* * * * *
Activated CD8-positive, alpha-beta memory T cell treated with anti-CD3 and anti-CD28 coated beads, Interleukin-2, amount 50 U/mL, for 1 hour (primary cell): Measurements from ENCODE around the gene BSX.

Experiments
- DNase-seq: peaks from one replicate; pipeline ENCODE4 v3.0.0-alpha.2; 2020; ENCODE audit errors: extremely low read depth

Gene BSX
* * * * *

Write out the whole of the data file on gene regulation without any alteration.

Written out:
Activated CD8-positive, alpha-beta memory T cell treated with anti-CD3 and anti-CD28 coated beads, Interleukin-2, amount 50 U/mL, for 1 hour (primary cell): Measurements from ENCODE around the gene BSX.

Experiments
- DNase-seq: peaks from one replicate; pipeline ENCODE4 v3.0.0-alpha.2; 2020; ENCODE audit errors: extremely low read depth

Gene BSX